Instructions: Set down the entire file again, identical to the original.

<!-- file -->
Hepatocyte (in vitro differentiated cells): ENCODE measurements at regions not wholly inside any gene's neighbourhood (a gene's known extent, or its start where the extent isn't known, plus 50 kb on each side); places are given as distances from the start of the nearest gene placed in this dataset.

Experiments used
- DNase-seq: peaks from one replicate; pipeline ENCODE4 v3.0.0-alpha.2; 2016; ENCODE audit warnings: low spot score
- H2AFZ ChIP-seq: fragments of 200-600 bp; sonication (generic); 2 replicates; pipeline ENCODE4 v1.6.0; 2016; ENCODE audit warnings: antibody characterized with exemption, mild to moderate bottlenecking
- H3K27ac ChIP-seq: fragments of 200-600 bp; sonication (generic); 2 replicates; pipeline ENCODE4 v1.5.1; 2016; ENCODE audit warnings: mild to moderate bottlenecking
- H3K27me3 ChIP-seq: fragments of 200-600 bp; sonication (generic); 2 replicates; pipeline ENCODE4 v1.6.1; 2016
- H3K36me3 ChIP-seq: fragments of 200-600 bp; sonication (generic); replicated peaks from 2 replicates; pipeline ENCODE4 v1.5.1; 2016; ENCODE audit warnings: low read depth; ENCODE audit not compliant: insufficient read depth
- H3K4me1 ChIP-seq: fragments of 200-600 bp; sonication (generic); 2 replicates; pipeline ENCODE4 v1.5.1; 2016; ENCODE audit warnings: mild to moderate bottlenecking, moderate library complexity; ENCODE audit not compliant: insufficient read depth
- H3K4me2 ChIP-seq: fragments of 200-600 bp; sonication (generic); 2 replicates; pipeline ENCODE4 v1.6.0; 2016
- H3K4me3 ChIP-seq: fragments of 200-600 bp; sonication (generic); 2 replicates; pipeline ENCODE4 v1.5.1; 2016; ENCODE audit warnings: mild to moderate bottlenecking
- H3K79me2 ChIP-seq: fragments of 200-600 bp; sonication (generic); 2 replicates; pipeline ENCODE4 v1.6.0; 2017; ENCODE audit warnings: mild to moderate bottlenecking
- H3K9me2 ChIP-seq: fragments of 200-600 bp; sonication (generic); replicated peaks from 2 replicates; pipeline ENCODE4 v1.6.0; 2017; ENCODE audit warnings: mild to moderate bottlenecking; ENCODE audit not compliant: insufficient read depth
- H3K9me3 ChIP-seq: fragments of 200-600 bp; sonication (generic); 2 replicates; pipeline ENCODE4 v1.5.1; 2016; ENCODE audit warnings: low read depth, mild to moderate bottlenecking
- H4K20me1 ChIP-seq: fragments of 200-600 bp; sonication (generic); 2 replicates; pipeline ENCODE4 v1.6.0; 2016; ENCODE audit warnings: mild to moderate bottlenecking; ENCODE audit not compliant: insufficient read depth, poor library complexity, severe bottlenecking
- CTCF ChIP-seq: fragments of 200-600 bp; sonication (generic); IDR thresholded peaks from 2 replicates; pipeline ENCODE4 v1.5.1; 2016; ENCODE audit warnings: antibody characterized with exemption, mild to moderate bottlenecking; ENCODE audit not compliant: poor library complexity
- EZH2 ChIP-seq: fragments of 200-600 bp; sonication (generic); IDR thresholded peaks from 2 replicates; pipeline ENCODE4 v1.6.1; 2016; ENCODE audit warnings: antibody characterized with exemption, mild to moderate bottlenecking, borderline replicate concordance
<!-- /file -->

Hepatocyte (in vitro differentiated cells): ENCODE measurements at regions not wholly inside any gene's neighbourhood (a gene's known extent, or its start where the extent isn't known, plus 50 kb on each side); places are given as distances from the start of the nearest gene placed in this dataset.

Experiments used
- DNase-seq: peaks from one replicate; pipeline ENCODE4 v3.0.0-alpha.2; 2016; ENCODE audit warnings: low spot score
- H2AFZ ChIP-seq: fragments of 200-600 bp; sonication (generic); 2 replicates; pipeline ENCODE4 v1.6.0; 2016; ENCODE audit warnings: antibody characterized with exemption, mild to moderate bottlenecking
- H3K27ac ChIP-seq: fragments of 200-600 bp; sonication (generic); 2 replicates; pipeline ENCODE4 v1.5.1; 2016; ENCODE audit warnings: mild to moderate bottlenecking
- H3K27me3 ChIP-seq: fragments of 200-600 bp; sonication (generic); 2 replicates; pipeline ENCODE4 v1.6.1; 2016
- H3K36me3 ChIP-seq: fragments of 200-600 bp; sonication (generic); replicated peaks from 2 replicates; pipeline ENCODE4 v1.5.1; 2016; ENCODE audit warnings: low read depth; ENCODE audit not compliant: insufficient read depth
- H3K4me1 ChIP-seq: fragments of 200-600 bp; sonication (generic); 2 replicates; pipeline ENCODE4 v1.5.1; 2016; ENCODE audit warnings: mild to moderate bottlenecking, moderate library complexity; ENCODE audit not compliant: insufficient read depth
- H3K4me2 ChIP-seq: fragments of 200-600 bp; sonication (generic); 2 replicates; pipeline ENCODE4 v1.6.0; 2016
- H3K4me3 ChIP-seq: fragments of 200-600 bp; sonication (generic); 2 replicates; pipeline ENCODE4 v1.5.1; 2016; ENCODE audit warnings: mild to moderate bottlenecking
- H3K79me2 ChIP-seq: fragments of 200-600 bp; sonication (generic); 2 replicates; pipeline ENCODE4 v1.6.0; 2017; ENCODE audit warnings: mild to moderate bottlenecking
- H3K9me2 ChIP-seq: fragments of 200-600 bp; sonication (generic); replicated peaks from 2 replicates; pipeline ENCODE4 v1.6.0; 2017; ENCODE audit warnings: mild to moderate bottlenecking; ENCODE audit not compliant: insufficient read depth
- H3K9me3 ChIP-seq: fragments of 200-600 bp; sonication (generic); 2 replicates; pipeline ENCODE4 v1.5.1; 2016; ENCODE audit warnings: low read depth, mild to moderate bottlenecking
- H4K20me1 ChIP-seq: fragments of 200-600 bp; sonication (generic); 2 replicates; pipeline ENCODE4 v1.6.0; 2016; ENCODE audit warnings: mild to moderate bottlenecking; ENCODE audit not compliant: insufficient read depth, poor library complexity, severe bottlenecking
- CTCF ChIP-seq: fragments of 200-600 bp; sonication (generic); IDR thresholded peaks from 2 replicates; pipeline ENCODE4 v1.5.1; 2016; ENCODE audit warnings: antibody characterized with exemption, mild to moderate bottlenecking; ENCODE audit not compliant: poor library complexity
- EZH2 ChIP-seq: fragments of 200-600 bp; sonication (generic); IDR thresholded peaks from 2 replicates; pipeline ENCODE4 v1.6.1; 2016; ENCODE audit warnings: antibody characterized with exemption, mild to moderate bottlenecking, borderline replicate concordance